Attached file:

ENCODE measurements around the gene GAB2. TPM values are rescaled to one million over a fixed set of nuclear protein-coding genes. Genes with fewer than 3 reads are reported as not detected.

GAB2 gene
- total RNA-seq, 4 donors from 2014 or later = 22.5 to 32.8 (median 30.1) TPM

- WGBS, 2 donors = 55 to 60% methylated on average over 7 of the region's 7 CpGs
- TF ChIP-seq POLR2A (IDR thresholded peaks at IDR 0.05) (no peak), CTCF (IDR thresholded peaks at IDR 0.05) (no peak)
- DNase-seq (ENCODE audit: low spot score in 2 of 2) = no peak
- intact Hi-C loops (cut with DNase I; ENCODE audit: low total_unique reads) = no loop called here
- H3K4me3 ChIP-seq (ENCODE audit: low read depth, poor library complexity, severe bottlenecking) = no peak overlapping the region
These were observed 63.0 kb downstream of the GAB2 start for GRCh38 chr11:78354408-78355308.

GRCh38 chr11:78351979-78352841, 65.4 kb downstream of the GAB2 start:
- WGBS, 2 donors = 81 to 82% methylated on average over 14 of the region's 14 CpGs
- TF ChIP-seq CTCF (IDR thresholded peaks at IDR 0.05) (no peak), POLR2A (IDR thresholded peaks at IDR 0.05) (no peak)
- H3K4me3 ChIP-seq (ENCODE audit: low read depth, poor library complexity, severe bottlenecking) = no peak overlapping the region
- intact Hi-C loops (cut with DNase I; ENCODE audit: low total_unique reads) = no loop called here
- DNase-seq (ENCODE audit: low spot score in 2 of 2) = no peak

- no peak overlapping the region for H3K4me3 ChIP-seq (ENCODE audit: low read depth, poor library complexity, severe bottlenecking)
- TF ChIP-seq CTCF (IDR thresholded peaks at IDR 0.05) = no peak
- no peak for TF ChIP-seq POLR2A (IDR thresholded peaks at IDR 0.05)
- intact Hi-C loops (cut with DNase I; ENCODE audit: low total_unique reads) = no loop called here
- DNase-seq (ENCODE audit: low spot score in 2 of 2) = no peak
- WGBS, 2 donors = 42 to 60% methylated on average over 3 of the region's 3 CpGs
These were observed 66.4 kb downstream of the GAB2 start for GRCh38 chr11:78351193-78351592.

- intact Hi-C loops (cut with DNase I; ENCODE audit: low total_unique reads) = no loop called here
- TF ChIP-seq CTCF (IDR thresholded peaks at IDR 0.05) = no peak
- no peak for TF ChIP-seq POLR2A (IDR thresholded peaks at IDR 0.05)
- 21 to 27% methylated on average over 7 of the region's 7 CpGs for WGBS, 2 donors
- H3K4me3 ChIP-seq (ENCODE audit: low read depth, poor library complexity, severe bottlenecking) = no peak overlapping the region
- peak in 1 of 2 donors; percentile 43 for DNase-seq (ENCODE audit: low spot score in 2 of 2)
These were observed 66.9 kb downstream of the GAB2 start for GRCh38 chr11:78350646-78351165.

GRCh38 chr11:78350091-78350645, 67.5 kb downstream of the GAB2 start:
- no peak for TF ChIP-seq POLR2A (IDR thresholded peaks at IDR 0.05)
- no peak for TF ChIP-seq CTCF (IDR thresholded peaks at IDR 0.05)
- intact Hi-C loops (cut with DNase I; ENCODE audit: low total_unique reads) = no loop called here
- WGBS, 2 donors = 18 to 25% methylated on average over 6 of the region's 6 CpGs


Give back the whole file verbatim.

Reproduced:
ENCODE measurements around the gene GAB2. TPM values are rescaled to one million over a fixed set of nuclear protein-coding genes. Genes with fewer than 3 reads are reported as not detected.

GAB2 gene
- total RNA-seq, 4 donors from 2014 or later = 22.5 to 32.8 (median 30.1) TPM

- WGBS, 2 donors = 55 to 60% methylated on average over 7 of the region's 7 CpGs
- TF ChIP-seq POLR2A (IDR thresholded peaks at IDR 0.05) (no peak), CTCF (IDR thresholded peaks at IDR 0.05) (no peak)
- DNase-seq (ENCODE audit: low spot score in 2 of 2) = no peak
- intact Hi-C loops (cut with DNase I; ENCODE audit: low total_unique reads) = no loop called here
- H3K4me3 ChIP-seq (ENCODE audit: low read depth, poor library complexity, severe bottlenecking) = no peak overlapping the region
These were observed 63.0 kb downstream of the GAB2 start for GRCh38 chr11:78354408-78355308.

GRCh38 chr11:78351979-78352841, 65.4 kb downstream of the GAB2 start:
- WGBS, 2 donors = 81 to 82% methylated on average over 14 of the region's 14 CpGs
- TF ChIP-seq CTCF (IDR thresholded peaks at IDR 0.05) (no peak), POLR2A (IDR thresholded peaks at IDR 0.05) (no peak)
- H3K4me3 ChIP-seq (ENCODE audit: low read depth, poor library complexity, severe bottlenecking) = no peak overlapping the region
- intact Hi-C loops (cut with DNase I; ENCODE audit: low total_unique reads) = no loop called here
- DNase-seq (ENCODE audit: low spot score in 2 of 2) = no peak

- no peak overlapping the region for H3K4me3 ChIP-seq (ENCODE audit: low read depth, poor library complexity, severe bottlenecking)
- TF ChIP-seq CTCF (IDR thresholded peaks at IDR 0.05) = no peak
- no peak for TF ChIP-seq POLR2A (IDR thresholded peaks at IDR 0.05)
- intact Hi-C loops (cut with DNase I; ENCODE audit: low total_unique reads) = no loop called here
- DNase-seq (ENCODE audit: low spot score in 2 of 2) = no peak
- WGBS, 2 donors = 42 to 60% methylated on average over 3 of the region's 3 CpGs
These were observed 66.4 kb downstream of the GAB2 start for GRCh38 chr11:78351193-78351592.

- intact Hi-C loops (cut with DNase I; ENCODE audit: low total_unique reads) = no loop called here
- TF ChIP-seq CTCF (IDR thresholded peaks at IDR 0.05) = no peak
- no peak for TF ChIP-seq POLR2A (IDR thresholded peaks at IDR 0.05)
- 21 to 27% methylated on average over 7 of the region's 7 CpGs for WGBS, 2 donors
- H3K4me3 ChIP-seq (ENCODE audit: low read depth, poor library complexity, severe bottlenecking) = no peak overlapping the region
- peak in 1 of 2 donors; percentile 43 for DNase-seq (ENCODE audit: low spot score in 2 of 2)
These were observed 66.9 kb downstream of the GAB2 start for GRCh38 chr11:78350646-78351165.

GRCh38 chr11:78350091-78350645, 67.5 kb downstream of the GAB2 start:
- no peak for TF ChIP-seq POLR2A (IDR thresholded peaks at IDR 0.05)
- no peak for TF ChIP-seq CTCF (IDR thresholded peaks at IDR 0.05)
- intact Hi-C loops (cut with DNase I; ENCODE audit: low total_unique reads) = no loop called here
- WGBS, 2 donors = 18 to 25% methylated on average over 6 of the region's 6 CpGs